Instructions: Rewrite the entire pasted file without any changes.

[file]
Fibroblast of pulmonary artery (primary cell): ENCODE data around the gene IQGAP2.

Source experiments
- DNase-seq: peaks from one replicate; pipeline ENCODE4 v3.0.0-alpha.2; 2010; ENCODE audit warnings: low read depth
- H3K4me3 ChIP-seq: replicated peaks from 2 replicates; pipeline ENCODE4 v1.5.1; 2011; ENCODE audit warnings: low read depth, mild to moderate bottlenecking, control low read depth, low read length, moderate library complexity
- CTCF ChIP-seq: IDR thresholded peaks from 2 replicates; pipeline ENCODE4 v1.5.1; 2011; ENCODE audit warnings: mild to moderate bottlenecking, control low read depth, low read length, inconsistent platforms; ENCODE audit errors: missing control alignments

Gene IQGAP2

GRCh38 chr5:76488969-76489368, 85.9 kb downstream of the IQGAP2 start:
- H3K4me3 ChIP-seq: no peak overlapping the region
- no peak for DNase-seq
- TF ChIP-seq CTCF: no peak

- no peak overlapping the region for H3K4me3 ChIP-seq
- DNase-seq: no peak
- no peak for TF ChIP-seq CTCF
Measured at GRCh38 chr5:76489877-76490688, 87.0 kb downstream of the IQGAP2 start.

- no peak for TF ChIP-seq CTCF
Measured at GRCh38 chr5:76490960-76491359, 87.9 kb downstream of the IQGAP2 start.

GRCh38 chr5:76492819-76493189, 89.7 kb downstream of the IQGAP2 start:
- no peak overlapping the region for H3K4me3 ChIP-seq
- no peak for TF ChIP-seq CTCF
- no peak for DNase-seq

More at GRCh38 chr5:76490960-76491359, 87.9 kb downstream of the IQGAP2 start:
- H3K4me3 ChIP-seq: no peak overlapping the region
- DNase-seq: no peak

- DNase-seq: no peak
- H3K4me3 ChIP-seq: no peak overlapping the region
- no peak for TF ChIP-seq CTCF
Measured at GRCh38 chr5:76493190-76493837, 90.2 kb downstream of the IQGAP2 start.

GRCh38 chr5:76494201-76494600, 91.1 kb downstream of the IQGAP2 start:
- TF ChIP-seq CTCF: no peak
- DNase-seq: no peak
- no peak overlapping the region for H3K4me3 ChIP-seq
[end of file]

Fibroblast of pulmonary artery (primary cell): ENCODE data around the gene IQGAP2.

Source experiments
- DNase-seq: peaks from one replicate; pipeline ENCODE4 v3.0.0-alpha.2; 2010; ENCODE audit warnings: low read depth
- H3K4me3 ChIP-seq: replicated peaks from 2 replicates; pipeline ENCODE4 v1.5.1; 2011; ENCODE audit warnings: low read depth, mild to moderate bottlenecking, control low read depth, low read length, moderate library complexity
- CTCF ChIP-seq: IDR thresholded peaks from 2 replicates; pipeline ENCODE4 v1.5.1; 2011; ENCODE audit warnings: mild to moderate bottlenecking, control low read depth, low read length, inconsistent platforms; ENCODE audit errors: missing control alignments

Gene IQGAP2

GRCh38 chr5:76488969-76489368, 85.9 kb downstream of the IQGAP2 start:
- H3K4me3 ChIP-seq: no peak overlapping the region
- no peak for DNase-seq
- TF ChIP-seq CTCF: no peak

- no peak overlapping the region for H3K4me3 ChIP-seq
- DNase-seq: no peak
- no peak for TF ChIP-seq CTCF
Measured at GRCh38 chr5:76489877-76490688, 87.0 kb downstream of the IQGAP2 start.

- no peak for TF ChIP-seq CTCF
Measured at GRCh38 chr5:76490960-76491359, 87.9 kb downstream of the IQGAP2 start.

GRCh38 chr5:76492819-76493189, 89.7 kb downstream of the IQGAP2 start:
- no peak overlapping the region for H3K4me3 ChIP-seq
- no peak for TF ChIP-seq CTCF
- no peak for DNase-seq

More at GRCh38 chr5:76490960-76491359, 87.9 kb downstream of the IQGAP2 start:
- H3K4me3 ChIP-seq: no peak overlapping the region
- DNase-seq: no peak

- DNase-seq: no peak
- H3K4me3 ChIP-seq: no peak overlapping the region
- no peak for TF ChIP-seq CTCF
Measured at GRCh38 chr5:76493190-76493837, 90.2 kb downstream of the IQGAP2 start.

GRCh38 chr5:76494201-76494600, 91.1 kb downstream of the IQGAP2 start:
- TF ChIP-seq CTCF: no peak
- DNase-seq: no peak
- no peak overlapping the region for H3K4me3 ChIP-seq